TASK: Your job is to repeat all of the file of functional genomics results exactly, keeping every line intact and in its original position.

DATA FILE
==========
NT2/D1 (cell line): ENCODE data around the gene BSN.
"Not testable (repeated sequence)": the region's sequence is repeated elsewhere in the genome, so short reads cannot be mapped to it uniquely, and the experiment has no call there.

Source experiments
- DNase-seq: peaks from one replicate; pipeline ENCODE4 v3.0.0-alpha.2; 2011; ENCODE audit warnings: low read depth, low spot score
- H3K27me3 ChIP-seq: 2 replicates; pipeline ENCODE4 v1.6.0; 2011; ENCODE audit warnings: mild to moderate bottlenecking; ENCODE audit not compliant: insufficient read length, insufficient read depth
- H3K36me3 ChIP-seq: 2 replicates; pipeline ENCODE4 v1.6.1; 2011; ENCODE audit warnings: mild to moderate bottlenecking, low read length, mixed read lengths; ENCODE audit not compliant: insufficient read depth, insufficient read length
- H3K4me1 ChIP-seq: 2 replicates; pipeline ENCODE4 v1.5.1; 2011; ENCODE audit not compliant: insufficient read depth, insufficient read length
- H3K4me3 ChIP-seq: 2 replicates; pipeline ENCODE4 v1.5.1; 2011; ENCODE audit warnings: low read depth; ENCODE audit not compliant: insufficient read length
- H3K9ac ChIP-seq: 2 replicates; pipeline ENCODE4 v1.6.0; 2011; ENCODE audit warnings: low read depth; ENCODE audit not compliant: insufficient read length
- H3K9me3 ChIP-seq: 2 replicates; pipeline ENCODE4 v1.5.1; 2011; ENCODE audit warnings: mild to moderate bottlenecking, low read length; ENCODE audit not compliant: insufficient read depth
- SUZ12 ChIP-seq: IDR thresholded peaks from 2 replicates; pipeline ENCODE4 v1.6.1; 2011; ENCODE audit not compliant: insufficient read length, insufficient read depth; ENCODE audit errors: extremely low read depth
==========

NT2/D1 (cell line): ENCODE data around the gene BSN.
"Not testable (repeated sequence)": the region's sequence is repeated elsewhere in the genome, so short reads cannot be mapped to it uniquely, and the experiment has no call there.

Source experiments
- DNase-seq: peaks from one replicate; pipeline ENCODE4 v3.0.0-alpha.2; 2011; ENCODE audit warnings: low read depth, low spot score
- H3K27me3 ChIP-seq: 2 replicates; pipeline ENCODE4 v1.6.0; 2011; ENCODE audit warnings: mild to moderate bottlenecking; ENCODE audit not compliant: insufficient read length, insufficient read depth
- H3K36me3 ChIP-seq: 2 replicates; pipeline ENCODE4 v1.6.1; 2011; ENCODE audit warnings: mild to moderate bottlenecking, low read length, mixed read lengths; ENCODE audit not compliant: insufficient read depth, insufficient read length
- H3K4me1 ChIP-seq: 2 replicates; pipeline ENCODE4 v1.5.1; 2011; ENCODE audit not compliant: insufficient read depth, insufficient read length
- H3K4me3 ChIP-seq: 2 replicates; pipeline ENCODE4 v1.5.1; 2011; ENCODE audit warnings: low read depth; ENCODE audit not compliant: insufficient read length
- H3K9ac ChIP-seq: 2 replicates; pipeline ENCODE4 v1.6.0; 2011; ENCODE audit warnings: low read depth; ENCODE audit not compliant: insufficient read length
- H3K9me3 ChIP-seq: 2 replicates; pipeline ENCODE4 v1.5.1; 2011; ENCODE audit warnings: mild to moderate bottlenecking, low read length; ENCODE audit not compliant: insufficient read depth
- SUZ12 ChIP-seq: IDR thresholded peaks from 2 replicates; pipeline ENCODE4 v1.6.1; 2011; ENCODE audit not compliant: insufficient read length, insufficient read depth; ENCODE audit errors: extremely low read depth